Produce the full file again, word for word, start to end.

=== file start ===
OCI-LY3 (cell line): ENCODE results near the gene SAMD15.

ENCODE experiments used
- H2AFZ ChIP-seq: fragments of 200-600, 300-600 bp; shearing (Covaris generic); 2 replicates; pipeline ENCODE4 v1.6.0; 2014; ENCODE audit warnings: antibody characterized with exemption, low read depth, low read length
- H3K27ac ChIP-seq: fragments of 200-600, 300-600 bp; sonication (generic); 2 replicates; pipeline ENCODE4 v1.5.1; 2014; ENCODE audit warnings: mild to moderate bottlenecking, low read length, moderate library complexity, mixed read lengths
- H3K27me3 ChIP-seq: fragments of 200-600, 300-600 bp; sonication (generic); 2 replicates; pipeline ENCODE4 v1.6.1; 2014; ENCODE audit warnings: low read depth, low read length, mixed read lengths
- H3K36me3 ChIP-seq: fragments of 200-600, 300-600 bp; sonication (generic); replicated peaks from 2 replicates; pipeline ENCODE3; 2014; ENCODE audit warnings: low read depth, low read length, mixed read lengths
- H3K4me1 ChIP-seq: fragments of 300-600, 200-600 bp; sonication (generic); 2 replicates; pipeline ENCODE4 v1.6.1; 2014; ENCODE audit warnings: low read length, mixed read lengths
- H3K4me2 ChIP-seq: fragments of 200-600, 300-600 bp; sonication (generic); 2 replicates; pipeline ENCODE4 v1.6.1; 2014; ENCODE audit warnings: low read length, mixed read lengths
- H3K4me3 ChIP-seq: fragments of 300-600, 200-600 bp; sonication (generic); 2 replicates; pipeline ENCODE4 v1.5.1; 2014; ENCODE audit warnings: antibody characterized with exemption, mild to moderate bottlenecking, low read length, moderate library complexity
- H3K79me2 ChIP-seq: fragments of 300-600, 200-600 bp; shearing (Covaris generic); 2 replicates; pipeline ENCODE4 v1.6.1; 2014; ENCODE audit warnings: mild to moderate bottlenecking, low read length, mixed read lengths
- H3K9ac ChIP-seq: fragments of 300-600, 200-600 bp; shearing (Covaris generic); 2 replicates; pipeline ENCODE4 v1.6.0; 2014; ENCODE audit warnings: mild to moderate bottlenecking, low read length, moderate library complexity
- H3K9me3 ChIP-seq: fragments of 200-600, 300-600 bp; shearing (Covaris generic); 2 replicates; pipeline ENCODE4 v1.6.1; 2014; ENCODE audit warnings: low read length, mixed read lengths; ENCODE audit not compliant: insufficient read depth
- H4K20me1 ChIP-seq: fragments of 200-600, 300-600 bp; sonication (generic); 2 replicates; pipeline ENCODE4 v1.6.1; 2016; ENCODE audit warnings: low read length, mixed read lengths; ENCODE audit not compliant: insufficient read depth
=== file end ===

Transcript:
OCI-LY3 (cell line): ENCODE results near the gene SAMD15.

ENCODE experiments used
- H2AFZ ChIP-seq: fragments of 200-600, 300-600 bp; shearing (Covaris generic); 2 replicates; pipeline ENCODE4 v1.6.0; 2014; ENCODE audit warnings: antibody characterized with exemption, low read depth, low read length
- H3K27ac ChIP-seq: fragments of 200-600, 300-600 bp; sonication (generic); 2 replicates; pipeline ENCODE4 v1.5.1; 2014; ENCODE audit warnings: mild to moderate bottlenecking, low read length, moderate library complexity, mixed read lengths
- H3K27me3 ChIP-seq: fragments of 200-600, 300-600 bp; sonication (generic); 2 replicates; pipeline ENCODE4 v1.6.1; 2014; ENCODE audit warnings: low read depth, low read length, mixed read lengths
- H3K36me3 ChIP-seq: fragments of 200-600, 300-600 bp; sonication (generic); replicated peaks from 2 replicates; pipeline ENCODE3; 2014; ENCODE audit warnings: low read depth, low read length, mixed read lengths
- H3K4me1 ChIP-seq: fragments of 300-600, 200-600 bp; sonication (generic); 2 replicates; pipeline ENCODE4 v1.6.1; 2014; ENCODE audit warnings: low read length, mixed read lengths
- H3K4me2 ChIP-seq: fragments of 200-600, 300-600 bp; sonication (generic); 2 replicates; pipeline ENCODE4 v1.6.1; 2014; ENCODE audit warnings: low read length, mixed read lengths
- H3K4me3 ChIP-seq: fragments of 300-600, 200-600 bp; sonication (generic); 2 replicates; pipeline ENCODE4 v1.5.1; 2014; ENCODE audit warnings: antibody characterized with exemption, mild to moderate bottlenecking, low read length, moderate library complexity
- H3K79me2 ChIP-seq: fragments of 300-600, 200-600 bp; shearing (Covaris generic); 2 replicates; pipeline ENCODE4 v1.6.1; 2014; ENCODE audit warnings: mild to moderate bottlenecking, low read length, mixed read lengths
- H3K9ac ChIP-seq: fragments of 300-600, 200-600 bp; shearing (Covaris generic); 2 replicates; pipeline ENCODE4 v1.6.0; 2014; ENCODE audit warnings: mild to moderate bottlenecking, low read length, moderate library complexity
- H3K9me3 ChIP-seq: fragments of 200-600, 300-600 bp; shearing (Covaris generic); 2 replicates; pipeline ENCODE4 v1.6.1; 2014; ENCODE audit warnings: low read length, mixed read lengths; ENCODE audit not compliant: insufficient read depth
- H4K20me1 ChIP-seq: fragments of 200-600, 300-600 bp; sonication (generic); 2 replicates; pipeline ENCODE4 v1.6.1; 2016; ENCODE audit warnings: low read length, mixed read lengths; ENCODE audit not compliant: insufficient read depth